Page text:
• Sex-positive content, videos, tutorials, and links to other online resources for health information tailored to gay, bi and trans men’s needs
  • The latest and most accurate information on sex, HIV/STDs, condoms & lube, PrEP, Treatment as Prevention, PEP, mental health and drugs, and testing
  • HIV and STD testing reminder services

In the “Help Users Notify Partners” section you will find information on how you can make it easy for users to let their partners know that they may need to get tested based on a recent exposure to an STD. There are several different ways to do that. Some gay men like to do it themselves; others have found it easier to ask a health department or community clinic professional to do it for them. Partner notification is a well-honed, confidential way to make sure that users who are most at risk for STDs get offered the opportunity to get tested and treated. “Help Notifying Partners” includes:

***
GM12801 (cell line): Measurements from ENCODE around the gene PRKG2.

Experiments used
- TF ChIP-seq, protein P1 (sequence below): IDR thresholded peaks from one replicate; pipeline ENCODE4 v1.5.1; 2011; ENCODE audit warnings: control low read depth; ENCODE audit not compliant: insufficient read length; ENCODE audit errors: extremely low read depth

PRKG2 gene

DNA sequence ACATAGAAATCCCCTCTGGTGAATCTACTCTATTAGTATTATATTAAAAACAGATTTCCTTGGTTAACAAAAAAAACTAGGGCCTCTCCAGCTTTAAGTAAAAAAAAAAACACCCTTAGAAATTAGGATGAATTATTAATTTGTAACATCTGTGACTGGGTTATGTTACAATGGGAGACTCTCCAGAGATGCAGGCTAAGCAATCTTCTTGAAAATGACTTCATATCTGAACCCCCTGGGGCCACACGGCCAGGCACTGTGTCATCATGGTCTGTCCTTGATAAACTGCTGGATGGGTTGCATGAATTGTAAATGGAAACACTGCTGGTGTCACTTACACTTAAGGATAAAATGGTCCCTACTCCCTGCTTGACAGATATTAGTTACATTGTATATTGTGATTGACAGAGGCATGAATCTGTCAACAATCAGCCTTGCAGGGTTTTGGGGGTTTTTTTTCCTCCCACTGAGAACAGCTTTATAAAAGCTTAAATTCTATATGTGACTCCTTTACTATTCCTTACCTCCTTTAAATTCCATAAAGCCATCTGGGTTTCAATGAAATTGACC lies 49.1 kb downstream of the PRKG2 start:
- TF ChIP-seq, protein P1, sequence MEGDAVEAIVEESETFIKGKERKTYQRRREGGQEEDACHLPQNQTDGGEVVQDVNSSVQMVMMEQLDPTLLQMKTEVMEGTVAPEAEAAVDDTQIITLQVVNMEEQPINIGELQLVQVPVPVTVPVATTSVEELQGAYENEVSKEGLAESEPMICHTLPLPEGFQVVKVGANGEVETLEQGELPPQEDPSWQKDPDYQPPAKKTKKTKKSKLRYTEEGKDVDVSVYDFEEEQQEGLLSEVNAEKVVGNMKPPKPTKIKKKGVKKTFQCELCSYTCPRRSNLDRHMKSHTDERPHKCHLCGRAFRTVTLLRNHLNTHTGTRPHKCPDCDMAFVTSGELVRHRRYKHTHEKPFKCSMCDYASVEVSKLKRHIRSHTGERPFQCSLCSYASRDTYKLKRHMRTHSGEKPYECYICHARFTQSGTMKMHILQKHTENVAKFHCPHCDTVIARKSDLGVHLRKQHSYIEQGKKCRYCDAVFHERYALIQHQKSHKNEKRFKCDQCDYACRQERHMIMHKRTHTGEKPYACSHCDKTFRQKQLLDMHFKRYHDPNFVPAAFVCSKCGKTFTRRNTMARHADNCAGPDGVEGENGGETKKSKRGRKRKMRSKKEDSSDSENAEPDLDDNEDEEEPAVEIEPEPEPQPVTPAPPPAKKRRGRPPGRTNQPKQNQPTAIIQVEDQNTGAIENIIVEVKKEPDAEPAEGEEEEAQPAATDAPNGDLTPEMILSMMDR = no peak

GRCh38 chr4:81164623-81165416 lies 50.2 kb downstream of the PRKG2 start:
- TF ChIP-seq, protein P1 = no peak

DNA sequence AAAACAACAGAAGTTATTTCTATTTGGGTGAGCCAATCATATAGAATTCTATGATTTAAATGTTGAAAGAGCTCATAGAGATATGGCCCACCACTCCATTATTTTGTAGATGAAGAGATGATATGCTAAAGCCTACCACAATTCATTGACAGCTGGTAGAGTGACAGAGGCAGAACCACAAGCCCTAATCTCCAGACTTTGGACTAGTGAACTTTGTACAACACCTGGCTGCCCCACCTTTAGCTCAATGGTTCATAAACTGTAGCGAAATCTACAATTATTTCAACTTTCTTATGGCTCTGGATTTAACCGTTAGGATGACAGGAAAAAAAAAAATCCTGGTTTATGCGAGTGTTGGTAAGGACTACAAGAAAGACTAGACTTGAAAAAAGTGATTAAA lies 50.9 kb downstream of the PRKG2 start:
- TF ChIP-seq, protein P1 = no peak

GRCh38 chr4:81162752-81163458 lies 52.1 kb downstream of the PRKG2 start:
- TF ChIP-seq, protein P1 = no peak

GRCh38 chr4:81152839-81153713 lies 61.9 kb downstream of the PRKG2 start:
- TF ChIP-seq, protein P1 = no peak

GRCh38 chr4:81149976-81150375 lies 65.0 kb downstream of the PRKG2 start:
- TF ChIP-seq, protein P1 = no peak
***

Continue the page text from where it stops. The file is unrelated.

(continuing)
• An explanation of partner notification
  • The evidence behind the effectiveness of internet partner services
  • Resources including links and language for how to describe it to your users

If there’s something you don’t see here – and you want it – please contact us. Thank you for your ongoing leadership and support in gay men’s health.


Are you in public health or a researcher interested in HIV and STD prevention for gay men in dating apps and sites? Then this site is also for you.

If you’re here, you already know that dating sites and apps can play an important role in preventing HIV and STDs. They can help educate millions of users about how to take care of themselves. They can help users make informed choices about their sexual health, and to communicate effectively with their partners. This site is aimed at helping all of us – public health, researchers, and site and app owners – support those efforts as effectively and efficiently as possible.

In this site, you’ll find state-of-the art – and scientific – information on how to promote gay men’s health online. We’ve included information on how to buy ads online, examples of ad campaigns and contact information if you want to borrow them, and comprehensive sex ed information. We’ll also be supporting health departments and community organizations’ efforts to get alerts out to users when there’s an urgent outbreak.

If there’s something you don’t see here – and you want it – please contact us. Thank you for all you do and your commitment to gay men’s health.